Civil aviation secretary RN Choubey said the inquiry against AirAsia India is not an obstacle for Vistara, a JV between Tata Sons and Singapore Airlines, to get approvals under the national civil aviation policy of 2016.
The ongoing CBI probe into the relaxation of overseas flying norms in which low-cost carrier AirAsia India is embroiled, will not impact full service carrier Vistara’s application to ply on international routes, a senior government official said on Wednesday.
Civil aviation secretary RN Choubey said the inquiry is not an obstacle for Vistara, a joint venture between Tata Sons and Singapore Airlines, getting approvals under 0/20 rule as laid down in the national civil aviation policy of 2016.
“We are going to go by what law says. If an airline fulfills the minimum 20 aircraft criteria it is eligible to fly abroad. The case (CBI inquiry) will not come in the way. We will deal with Vistara’s application on merits,” Choubey told FE.
The CBI is probing alleged kickbacks to government officials to facilitate dilution of the 5/20 rule during the tenure of the United Progressive Alliance government. Under this provision, an Indian carrier required domestic flying experience of five years and minimum 20 aircraft on local routes to fly abroad.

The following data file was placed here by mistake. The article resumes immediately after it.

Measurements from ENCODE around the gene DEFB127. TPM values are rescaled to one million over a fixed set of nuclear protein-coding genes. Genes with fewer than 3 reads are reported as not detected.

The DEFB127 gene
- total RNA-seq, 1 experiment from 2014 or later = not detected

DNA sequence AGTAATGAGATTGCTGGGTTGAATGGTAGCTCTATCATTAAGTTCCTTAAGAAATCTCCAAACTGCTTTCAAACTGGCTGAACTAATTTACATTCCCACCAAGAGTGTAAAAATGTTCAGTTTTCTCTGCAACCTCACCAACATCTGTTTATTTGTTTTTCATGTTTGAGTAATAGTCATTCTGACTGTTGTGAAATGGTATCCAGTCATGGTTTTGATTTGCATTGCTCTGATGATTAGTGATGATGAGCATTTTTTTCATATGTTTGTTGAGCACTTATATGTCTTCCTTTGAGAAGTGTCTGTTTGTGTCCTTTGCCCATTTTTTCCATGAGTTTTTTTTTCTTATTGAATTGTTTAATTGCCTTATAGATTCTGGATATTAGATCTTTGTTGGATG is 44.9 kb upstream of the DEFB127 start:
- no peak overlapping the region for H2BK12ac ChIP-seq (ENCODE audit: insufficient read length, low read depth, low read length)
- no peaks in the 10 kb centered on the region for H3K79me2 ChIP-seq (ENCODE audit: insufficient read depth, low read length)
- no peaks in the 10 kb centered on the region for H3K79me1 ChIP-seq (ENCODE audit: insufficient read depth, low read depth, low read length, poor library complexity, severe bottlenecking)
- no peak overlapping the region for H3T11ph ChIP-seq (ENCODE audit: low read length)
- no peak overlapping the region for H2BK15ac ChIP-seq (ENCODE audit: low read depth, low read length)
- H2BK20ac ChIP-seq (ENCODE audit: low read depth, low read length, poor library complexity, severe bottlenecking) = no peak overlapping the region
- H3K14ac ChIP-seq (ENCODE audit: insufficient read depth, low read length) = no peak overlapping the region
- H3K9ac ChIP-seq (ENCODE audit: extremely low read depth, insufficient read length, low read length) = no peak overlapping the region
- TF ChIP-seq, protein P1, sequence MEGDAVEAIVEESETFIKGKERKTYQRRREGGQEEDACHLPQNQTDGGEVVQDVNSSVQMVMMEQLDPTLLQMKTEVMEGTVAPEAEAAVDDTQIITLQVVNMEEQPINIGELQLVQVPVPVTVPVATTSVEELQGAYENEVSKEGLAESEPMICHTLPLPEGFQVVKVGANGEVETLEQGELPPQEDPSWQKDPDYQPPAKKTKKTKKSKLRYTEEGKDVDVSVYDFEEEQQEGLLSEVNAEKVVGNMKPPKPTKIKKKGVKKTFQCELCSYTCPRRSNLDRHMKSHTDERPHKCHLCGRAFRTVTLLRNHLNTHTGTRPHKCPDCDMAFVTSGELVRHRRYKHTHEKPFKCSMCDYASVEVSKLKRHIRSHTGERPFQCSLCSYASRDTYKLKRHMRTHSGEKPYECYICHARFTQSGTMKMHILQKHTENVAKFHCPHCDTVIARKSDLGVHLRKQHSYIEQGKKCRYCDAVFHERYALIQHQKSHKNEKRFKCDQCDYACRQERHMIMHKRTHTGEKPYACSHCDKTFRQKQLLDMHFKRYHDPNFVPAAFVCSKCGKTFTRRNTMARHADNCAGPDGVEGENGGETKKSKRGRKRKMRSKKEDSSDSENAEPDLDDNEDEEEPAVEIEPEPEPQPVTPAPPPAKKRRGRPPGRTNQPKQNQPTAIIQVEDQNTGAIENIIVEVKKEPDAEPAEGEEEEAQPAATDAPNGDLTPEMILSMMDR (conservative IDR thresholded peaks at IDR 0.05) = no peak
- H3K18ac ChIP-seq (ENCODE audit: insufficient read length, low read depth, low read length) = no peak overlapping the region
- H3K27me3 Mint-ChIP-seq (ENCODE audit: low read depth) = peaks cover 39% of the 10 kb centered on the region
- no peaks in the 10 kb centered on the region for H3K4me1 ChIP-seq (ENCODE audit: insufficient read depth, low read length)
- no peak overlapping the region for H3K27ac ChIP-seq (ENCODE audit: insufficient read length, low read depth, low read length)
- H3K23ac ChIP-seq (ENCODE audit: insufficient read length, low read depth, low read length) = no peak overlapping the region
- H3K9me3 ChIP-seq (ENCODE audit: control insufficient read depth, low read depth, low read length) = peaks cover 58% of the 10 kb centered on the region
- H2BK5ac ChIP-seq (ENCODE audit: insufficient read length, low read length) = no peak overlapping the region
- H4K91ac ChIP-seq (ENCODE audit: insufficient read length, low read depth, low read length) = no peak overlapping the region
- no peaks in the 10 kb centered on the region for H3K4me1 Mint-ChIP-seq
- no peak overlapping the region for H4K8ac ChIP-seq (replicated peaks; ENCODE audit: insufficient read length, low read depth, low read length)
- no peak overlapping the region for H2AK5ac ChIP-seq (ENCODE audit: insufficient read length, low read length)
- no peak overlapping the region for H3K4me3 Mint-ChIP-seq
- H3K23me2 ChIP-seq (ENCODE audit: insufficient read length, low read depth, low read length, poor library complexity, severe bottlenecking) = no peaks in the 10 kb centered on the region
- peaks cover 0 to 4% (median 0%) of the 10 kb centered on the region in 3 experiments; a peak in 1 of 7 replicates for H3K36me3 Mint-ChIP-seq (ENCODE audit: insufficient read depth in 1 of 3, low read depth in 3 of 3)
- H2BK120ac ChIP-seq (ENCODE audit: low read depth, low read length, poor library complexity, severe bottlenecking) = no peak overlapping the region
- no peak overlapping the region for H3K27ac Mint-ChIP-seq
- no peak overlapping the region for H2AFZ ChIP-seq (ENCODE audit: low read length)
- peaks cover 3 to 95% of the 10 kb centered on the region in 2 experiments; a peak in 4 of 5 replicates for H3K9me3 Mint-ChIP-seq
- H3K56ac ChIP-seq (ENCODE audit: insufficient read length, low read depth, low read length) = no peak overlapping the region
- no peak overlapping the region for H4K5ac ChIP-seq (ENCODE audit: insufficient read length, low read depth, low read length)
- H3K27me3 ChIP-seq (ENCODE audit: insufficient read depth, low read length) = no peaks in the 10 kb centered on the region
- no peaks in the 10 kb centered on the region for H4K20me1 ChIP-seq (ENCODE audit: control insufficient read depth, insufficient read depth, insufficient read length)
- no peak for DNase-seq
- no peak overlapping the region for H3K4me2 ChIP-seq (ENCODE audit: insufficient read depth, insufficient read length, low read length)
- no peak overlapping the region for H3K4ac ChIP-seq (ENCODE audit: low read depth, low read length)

However, these rules were relaxed to just 20 aircraft in June 2016.
The CBI has alleged that AirAsia India officials bribed the government officials and used lobbyists to get foreign flying eligibility relaxed in 2013-14.
Vistara had sought the ministry’s permission to fly international routes earlier this year. The full-service carrier plans to start international operations before the end of 2018. Vistara CEO Leslie Thng had recently said the airline was looking at western destinations apart from serving the Southeast Asia.
“We are looking at places where (bilateral) rights are available. Our goal is not just to fly Southeast Asia. We can look at the Europe, the US,” Thng had told reporters at the induction of airline’s 22nd aircraft.
As per the initial plan, Vistara has sought permission to the neighbouring countries like Sri Lanka, Maldives and Thailand. The airline has an order book of 56 narrow-body and wide-body aircraft in the next four-five years.